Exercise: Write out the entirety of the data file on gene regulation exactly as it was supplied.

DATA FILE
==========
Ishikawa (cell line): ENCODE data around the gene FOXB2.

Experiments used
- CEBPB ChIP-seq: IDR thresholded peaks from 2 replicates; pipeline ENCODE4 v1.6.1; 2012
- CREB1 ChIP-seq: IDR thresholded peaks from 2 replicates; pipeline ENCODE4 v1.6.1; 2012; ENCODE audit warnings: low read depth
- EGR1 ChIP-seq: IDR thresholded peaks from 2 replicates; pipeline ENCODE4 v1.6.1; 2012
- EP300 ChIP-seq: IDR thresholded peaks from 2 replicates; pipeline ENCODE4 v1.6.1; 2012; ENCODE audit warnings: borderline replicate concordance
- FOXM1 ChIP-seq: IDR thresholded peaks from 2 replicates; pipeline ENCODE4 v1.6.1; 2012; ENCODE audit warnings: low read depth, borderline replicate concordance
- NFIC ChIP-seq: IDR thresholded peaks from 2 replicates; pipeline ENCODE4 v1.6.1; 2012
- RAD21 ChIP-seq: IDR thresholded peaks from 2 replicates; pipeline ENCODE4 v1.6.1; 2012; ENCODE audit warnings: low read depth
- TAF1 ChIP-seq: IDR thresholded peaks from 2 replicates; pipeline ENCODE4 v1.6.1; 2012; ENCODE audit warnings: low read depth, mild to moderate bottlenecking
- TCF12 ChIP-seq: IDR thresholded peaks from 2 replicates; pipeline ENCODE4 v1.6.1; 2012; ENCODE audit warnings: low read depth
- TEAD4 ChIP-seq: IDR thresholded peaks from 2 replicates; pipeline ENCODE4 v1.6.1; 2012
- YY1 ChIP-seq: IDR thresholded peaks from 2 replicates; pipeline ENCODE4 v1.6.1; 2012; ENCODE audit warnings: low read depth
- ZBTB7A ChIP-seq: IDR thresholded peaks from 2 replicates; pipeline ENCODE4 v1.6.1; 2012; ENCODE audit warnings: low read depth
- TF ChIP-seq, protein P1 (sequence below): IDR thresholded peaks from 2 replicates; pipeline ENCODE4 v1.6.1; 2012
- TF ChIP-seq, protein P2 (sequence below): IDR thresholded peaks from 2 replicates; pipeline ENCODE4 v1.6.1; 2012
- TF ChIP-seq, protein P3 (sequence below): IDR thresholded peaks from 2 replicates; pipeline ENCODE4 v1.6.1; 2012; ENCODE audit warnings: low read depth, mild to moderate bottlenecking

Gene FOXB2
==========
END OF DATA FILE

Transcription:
Ishikawa (cell line): ENCODE data around the gene FOXB2.

Experiments used
- CEBPB ChIP-seq: IDR thresholded peaks from 2 replicates; pipeline ENCODE4 v1.6.1; 2012
- CREB1 ChIP-seq: IDR thresholded peaks from 2 replicates; pipeline ENCODE4 v1.6.1; 2012; ENCODE audit warnings: low read depth
- EGR1 ChIP-seq: IDR thresholded peaks from 2 replicates; pipeline ENCODE4 v1.6.1; 2012
- EP300 ChIP-seq: IDR thresholded peaks from 2 replicates; pipeline ENCODE4 v1.6.1; 2012; ENCODE audit warnings: borderline replicate concordance
- FOXM1 ChIP-seq: IDR thresholded peaks from 2 replicates; pipeline ENCODE4 v1.6.1; 2012; ENCODE audit warnings: low read depth, borderline replicate concordance
- NFIC ChIP-seq: IDR thresholded peaks from 2 replicates; pipeline ENCODE4 v1.6.1; 2012
- RAD21 ChIP-seq: IDR thresholded peaks from 2 replicates; pipeline ENCODE4 v1.6.1; 2012; ENCODE audit warnings: low read depth
- TAF1 ChIP-seq: IDR thresholded peaks from 2 replicates; pipeline ENCODE4 v1.6.1; 2012; ENCODE audit warnings: low read depth, mild to moderate bottlenecking
- TCF12 ChIP-seq: IDR thresholded peaks from 2 replicates; pipeline ENCODE4 v1.6.1; 2012; ENCODE audit warnings: low read depth
- TEAD4 ChIP-seq: IDR thresholded peaks from 2 replicates; pipeline ENCODE4 v1.6.1; 2012
- YY1 ChIP-seq: IDR thresholded peaks from 2 replicates; pipeline ENCODE4 v1.6.1; 2012; ENCODE audit warnings: low read depth
- ZBTB7A ChIP-seq: IDR thresholded peaks from 2 replicates; pipeline ENCODE4 v1.6.1; 2012; ENCODE audit warnings: low read depth
- TF ChIP-seq, protein P1 (sequence below): IDR thresholded peaks from 2 replicates; pipeline ENCODE4 v1.6.1; 2012
- TF ChIP-seq, protein P2 (sequence below): IDR thresholded peaks from 2 replicates; pipeline ENCODE4 v1.6.1; 2012
- TF ChIP-seq, protein P3 (sequence below): IDR thresholded peaks from 2 replicates; pipeline ENCODE4 v1.6.1; 2012; ENCODE audit warnings: low read depth, mild to moderate bottlenecking

Gene FOXB2